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This is an electrophoresis gel showing some DNA we synthesized last year by PCR (Polymerase Chain Reaction). See the blog for more details.

Gel Electrophoresis

Basis of Gel Electrophoresis

DNA is negatively charged. Like the name says, DNA is an acid, and acids lose their protons at neutral pH and become negatively charged. The negative charge is along the phosphate backbone. You can see that below where one oxygen on each phosphate is charged.
514px-DNA_chemical_structure copy
Thus, in the presence of an electric field, the DNA will move towards the positive electrode. That's simple enough. It's also important that each new base adds one new negative charge. So, the charge-to-mass ratio is constant. As a result, if I were just allowing the DNA to move through water with some salt in it to conduct electricity, the force (due to charge) increases as mass increases, and acceleration is constant.
However, if I force the DNA to move through some sort of a gel, where big things have a harder time finding a path and small things can fit between the molecules of the gel easily, then small pieces of DNA move faster than large ones.

Agarose gel electrophoresis
In addition to typical lab supplies, you need a few things:
  • Some sort of gel that will slow the progress of the larger pieces of DNA . The most common one is agarose, which is good for pieces of DNA from hundreds to 10s of thousands of base pairs long. The other common one is polyacrylamide, which is good for pieces from 1 base pair to a few hundred.
  • A box in which the gel is held, along with a solution that can conduct electricity
  • A power supply that makes one end of the box negative and the other positive. I'll show you some pictures of the supplies we have.
  • Some way to see the DNA. We use a stain that binds to DNA and fluoresces when you hit it with a blue light. The gel above was run in our lab last year.
  • DNA of known size so that you can compare to your DNA.

If you log into your Benchling account and try this link, you should be taken to the page in my lab notebook with the procedure for pouring and running an agarose gel. I hope the link works. A liquified gel is poured into a holder and allowed to cool until it solidifies.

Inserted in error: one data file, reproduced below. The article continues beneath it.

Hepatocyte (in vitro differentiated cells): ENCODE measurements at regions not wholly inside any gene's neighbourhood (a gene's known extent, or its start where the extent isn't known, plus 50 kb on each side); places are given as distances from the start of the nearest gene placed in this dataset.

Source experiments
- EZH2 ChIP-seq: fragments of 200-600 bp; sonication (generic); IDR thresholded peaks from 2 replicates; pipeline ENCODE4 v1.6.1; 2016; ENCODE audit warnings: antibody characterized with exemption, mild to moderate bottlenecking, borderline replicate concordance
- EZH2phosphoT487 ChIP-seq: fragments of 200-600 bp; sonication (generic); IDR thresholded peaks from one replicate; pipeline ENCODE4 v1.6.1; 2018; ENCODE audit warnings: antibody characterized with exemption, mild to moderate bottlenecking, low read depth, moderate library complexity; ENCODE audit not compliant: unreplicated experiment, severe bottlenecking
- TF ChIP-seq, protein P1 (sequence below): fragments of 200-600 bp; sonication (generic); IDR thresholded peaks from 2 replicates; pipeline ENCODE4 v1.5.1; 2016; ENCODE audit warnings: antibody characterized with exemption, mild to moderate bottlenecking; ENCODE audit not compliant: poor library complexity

I chose the picture below because it shows the "wells" at the top of the gel. Each of those little holes is made by including a "comb" when you pour the liquid gel. After it solidifies, you pull the comb out, leaving holes. You load your DNA sample in a well, turn on the power and the DNA moves toward the positive pole, in this case at the "bottom" of the gel as you are looking at it.

Loading the gel takes some practice. You may have done it in a previous class. A different sample is loaded in each well and allowed to "run" in the electric field. The larger ones are near the top of the gel. Each band you see is somewhere around 100,000,000 copies of DNA of that particular size.
The first lane with visible bands has a size standard. That is, I know what the size is of each of the bands and can compare it to the bands in other lanes to know their size. In that lane, the top band is about 12,000 base pairs long and the smallest band is about 500 base pairs.
I think this is enough to start you off. You can also look at the wikipedia page on the topic.


This is a picture of a gel box and power supply in the back of my lab.


Green Cells

The picture below is not directly related to this blog. It's a picture of bacterial cells harboring the plasmid I showed, pSG25, which has green fluorescent protein under the control of the Lac repressor. The cells on the left do not have the Lac repressor and the ones on the right do. As you can see, the repressor turns the level of GFP way down.
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